I'll stop here, but I could say much more about the machine.
Early on, I could see Julia would be sort of hippity-hoppity and bouncy. When she gets excited, she shakes her hands and bounces up and down. She still does that. She's got a great smile, lighting up her whole face, and swallowing up her eyes. She's got a busy life right now, because she's in her second year at Cal State University, East Bay, and she takes Bay Area Rapid Transit there three times a week as a full time student, plus working part time in our school. She also helped coach Gabi's soccer team and works with our school girl's volleyball team. On Saturday mornings she drives Gabi down to BYO rehearsal in Oakland and studies at a Starbucks.
On campus, Julia sticks out as the only girl with a long skirt on campus. Still, girls gravitate toward her there. Despite being an open Christian, she has girls who want to be with her. She has natural leadership. I've sat and watched her from a distance as little kids walk out of their way, one-by-one, to give her a hug. She does a great job helping our kindergarten teacher. She set candies out late on Thursday this week, so the kindergarteners would have them on their desk, since she would be at college on Friday morning. Her soccer team was undefeated two years in a row and undefeated and unscored upon this last year. She is musical. She plays violin Sunday AM and PM every week in our church. She sings in our choir. She plays piano for Sunday School and on Wednesday night.
She is a caring person. She is fun. She is funny. She gets stuff. She cares a lot about her school work and is doing great in school. She helps her friends live a more godly life. She gave a speech in her state school class on creationism and this year she's writing her paper on "Under God" for composition. She was always good in the speech contest and maybe single handedly raised the level of speech for our whole school. She is fiery. When she thought her teacher was making fun of the Bible, she was ready to stand up and tell her what she thought in front of all the students. She is very loyal. She's doing great with her money -- saving it and planning for the future.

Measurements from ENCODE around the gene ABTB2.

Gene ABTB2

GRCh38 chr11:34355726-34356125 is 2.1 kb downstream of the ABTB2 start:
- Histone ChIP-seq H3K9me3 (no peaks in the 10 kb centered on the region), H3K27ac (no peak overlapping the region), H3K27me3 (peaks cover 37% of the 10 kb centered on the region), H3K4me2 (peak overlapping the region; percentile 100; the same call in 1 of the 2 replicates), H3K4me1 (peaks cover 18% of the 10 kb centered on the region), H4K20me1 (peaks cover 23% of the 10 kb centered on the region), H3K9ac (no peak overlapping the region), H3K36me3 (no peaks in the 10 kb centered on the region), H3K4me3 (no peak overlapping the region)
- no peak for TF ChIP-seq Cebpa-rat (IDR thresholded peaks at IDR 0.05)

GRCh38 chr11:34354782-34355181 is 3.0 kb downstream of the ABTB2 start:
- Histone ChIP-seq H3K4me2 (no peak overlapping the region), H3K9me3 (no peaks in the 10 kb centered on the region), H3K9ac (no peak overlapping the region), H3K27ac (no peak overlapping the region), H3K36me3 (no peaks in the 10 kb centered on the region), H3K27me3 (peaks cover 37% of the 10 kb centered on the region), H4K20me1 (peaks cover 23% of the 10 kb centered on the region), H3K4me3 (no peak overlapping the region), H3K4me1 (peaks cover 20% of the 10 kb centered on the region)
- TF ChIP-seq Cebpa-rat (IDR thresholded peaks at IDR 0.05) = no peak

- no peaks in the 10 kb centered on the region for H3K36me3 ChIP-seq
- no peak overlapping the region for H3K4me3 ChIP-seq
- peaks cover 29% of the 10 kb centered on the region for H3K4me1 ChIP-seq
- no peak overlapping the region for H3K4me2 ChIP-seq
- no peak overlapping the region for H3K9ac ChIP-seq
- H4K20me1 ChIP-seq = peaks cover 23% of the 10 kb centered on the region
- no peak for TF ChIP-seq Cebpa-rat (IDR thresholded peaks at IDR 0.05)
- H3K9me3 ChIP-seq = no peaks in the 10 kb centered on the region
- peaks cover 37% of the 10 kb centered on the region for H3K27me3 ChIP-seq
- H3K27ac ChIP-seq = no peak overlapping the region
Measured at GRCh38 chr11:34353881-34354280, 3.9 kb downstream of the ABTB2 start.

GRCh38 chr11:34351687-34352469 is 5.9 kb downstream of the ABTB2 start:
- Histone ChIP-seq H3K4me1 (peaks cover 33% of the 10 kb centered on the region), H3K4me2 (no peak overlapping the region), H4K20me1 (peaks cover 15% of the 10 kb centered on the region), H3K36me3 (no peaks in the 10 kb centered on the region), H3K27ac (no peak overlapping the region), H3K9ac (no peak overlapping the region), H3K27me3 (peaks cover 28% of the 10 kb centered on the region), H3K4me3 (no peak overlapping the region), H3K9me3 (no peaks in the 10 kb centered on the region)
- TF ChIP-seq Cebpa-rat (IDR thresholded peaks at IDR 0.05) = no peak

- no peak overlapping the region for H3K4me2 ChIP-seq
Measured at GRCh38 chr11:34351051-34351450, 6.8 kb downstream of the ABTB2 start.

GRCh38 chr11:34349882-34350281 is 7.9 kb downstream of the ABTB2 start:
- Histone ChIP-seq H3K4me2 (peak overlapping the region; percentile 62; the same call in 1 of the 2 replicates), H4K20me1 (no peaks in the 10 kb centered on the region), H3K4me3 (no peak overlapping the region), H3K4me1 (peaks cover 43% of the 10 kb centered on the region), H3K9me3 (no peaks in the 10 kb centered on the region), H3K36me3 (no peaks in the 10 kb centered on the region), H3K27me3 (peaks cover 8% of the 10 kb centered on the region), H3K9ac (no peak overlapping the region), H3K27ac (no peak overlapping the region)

Did I say that all my daughters were beautiful?
Kirk is my only son. He's the only one living outside of the home. He's a second lieutenant, field artillery, in the United States Army, living in Lawton, Oklahoma. The last four years he spent mainly at West Point, but also in many other places in the world. While at the USMA, he was a member of Liberty Baptist Church in Fishkill, NY. They helped him a lot there, but I did notice that he had a very good relationship with the church people there. Many of them came to the graduation and we had the reception afterwards at the church building. His pastor prayed at his commissioning and a faithful member there gave him his first salute as an officer. Kirk is sensitive to spiritual things. He wants to follow the Lord. He wants to know the Word. He wants to some day have a Christian family. He would tell you that his priorities are God, family, and then country.
Growing up, Kirk did well in school and in music. He was a straight A student. He won the concerto competition in the orchestra and was the principal trombone in YPSO, also touring Australia and New Zealand and playing at the Sydney Opera House. He played his trombone in the spirit band at West Point. He was faithful. Growing up at our church, he was a good testimony. He encouraged others to live for the Lord. He was faithful in evangelism. Our church people love Kirk. He's very friendly and loving to all of them. You can feel a kinship between them and him when he's at home. When I call Kirk on the phone or text, we have spiritual conversations. He wants to do right.
West Point is an incredible challenge for anyone, but especially for a Christian. It is very difficult to live a biblical Christian life in the environment of the United States Military Academy and in the Army. We need to pray for our Christian soldiers for all the pressures and challenges they have, that they will take a strong stand for the Lord Jesus Christ and be a testimony for Him. West Point was obviously the biggest test so far of Kirk's life and it would be difficult for anyone. We are thankful that God preserved and is preserving him for His glory. Kirk attends church faithfully at an independent Baptist church in town there and is making acquaintance with the best people he can to be the best influence and accountability on him that they can be.
Kirk pushes himself in his physical training. Typical, on the day Kirk left home to drive to Oklahoma, he ran ten miles. He keeps up with cross-fit. He is in a ranger physical training class that is very difficult. He is learning massive amounts of material about field artillery that he will in turn use in training others as an officer. There is a high level of expectation personally and in leadership. Not of all of that is a friend of godly living and he is on his own alone there. I am thankful that he has proven that he wants to follow the Lord on his own without his parents. Except by the grace of God, very few, I don't believe, could have gotten through what he has, intact.
So there is the Brandenburg family. None of this is an accident. We praise God for what He has done, is doing, and will continue to do in our lives. If I were to give you the biggest key, it is conversion. You want to make sure you deal with your own children properly in the matter of their own salvation. Pray for us, and we will pray for one another. If any of you ever have any questions, you can contact us at our email, which you can find at our church website.